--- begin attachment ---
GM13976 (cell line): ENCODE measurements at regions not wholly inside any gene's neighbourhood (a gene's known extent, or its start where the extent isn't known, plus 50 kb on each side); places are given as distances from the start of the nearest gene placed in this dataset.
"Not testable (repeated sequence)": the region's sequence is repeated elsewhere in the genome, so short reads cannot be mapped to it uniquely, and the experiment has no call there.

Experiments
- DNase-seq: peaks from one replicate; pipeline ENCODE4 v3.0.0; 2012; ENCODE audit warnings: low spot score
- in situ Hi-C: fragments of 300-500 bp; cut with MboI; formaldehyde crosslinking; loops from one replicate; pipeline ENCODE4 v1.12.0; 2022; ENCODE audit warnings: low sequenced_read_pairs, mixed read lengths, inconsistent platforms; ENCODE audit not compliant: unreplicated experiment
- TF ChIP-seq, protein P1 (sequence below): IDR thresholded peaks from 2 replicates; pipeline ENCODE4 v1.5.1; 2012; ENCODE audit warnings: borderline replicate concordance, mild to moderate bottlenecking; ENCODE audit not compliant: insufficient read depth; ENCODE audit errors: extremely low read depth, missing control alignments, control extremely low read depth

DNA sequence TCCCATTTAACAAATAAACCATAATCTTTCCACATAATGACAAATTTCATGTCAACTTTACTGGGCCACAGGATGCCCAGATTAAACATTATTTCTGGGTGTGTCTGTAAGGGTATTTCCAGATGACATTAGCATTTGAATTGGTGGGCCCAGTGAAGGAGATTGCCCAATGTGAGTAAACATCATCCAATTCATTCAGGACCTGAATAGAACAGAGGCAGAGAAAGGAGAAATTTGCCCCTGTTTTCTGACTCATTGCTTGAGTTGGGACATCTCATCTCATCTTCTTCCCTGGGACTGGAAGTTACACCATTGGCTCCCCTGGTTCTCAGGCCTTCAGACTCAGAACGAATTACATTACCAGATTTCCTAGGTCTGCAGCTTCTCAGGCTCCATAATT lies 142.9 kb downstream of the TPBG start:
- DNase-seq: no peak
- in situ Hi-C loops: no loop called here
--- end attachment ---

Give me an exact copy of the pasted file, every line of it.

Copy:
GM13976 (cell line): ENCODE measurements at regions not wholly inside any gene's neighbourhood (a gene's known extent, or its start where the extent isn't known, plus 50 kb on each side); places are given as distances from the start of the nearest gene placed in this dataset.
"Not testable (repeated sequence)": the region's sequence is repeated elsewhere in the genome, so short reads cannot be mapped to it uniquely, and the experiment has no call there.

Experiments
- DNase-seq: peaks from one replicate; pipeline ENCODE4 v3.0.0; 2012; ENCODE audit warnings: low spot score
- in situ Hi-C: fragments of 300-500 bp; cut with MboI; formaldehyde crosslinking; loops from one replicate; pipeline ENCODE4 v1.12.0; 2022; ENCODE audit warnings: low sequenced_read_pairs, mixed read lengths, inconsistent platforms; ENCODE audit not compliant: unreplicated experiment
- TF ChIP-seq, protein P1 (sequence below): IDR thresholded peaks from 2 replicates; pipeline ENCODE4 v1.5.1; 2012; ENCODE audit warnings: borderline replicate concordance, mild to moderate bottlenecking; ENCODE audit not compliant: insufficient read depth; ENCODE audit errors: extremely low read depth, missing control alignments, control extremely low read depth

DNA sequence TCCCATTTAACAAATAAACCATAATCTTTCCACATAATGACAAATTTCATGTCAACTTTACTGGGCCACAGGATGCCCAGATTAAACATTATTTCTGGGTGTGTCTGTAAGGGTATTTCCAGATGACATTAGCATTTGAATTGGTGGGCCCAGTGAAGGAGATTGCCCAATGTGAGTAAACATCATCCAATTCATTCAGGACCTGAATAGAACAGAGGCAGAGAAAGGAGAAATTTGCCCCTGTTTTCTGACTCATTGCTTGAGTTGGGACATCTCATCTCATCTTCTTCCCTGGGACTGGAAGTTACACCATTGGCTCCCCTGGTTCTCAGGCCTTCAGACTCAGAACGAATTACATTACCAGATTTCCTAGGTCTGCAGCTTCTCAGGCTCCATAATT lies 142.9 kb downstream of the TPBG start:
- DNase-seq: no peak
- in situ Hi-C loops: no loop called here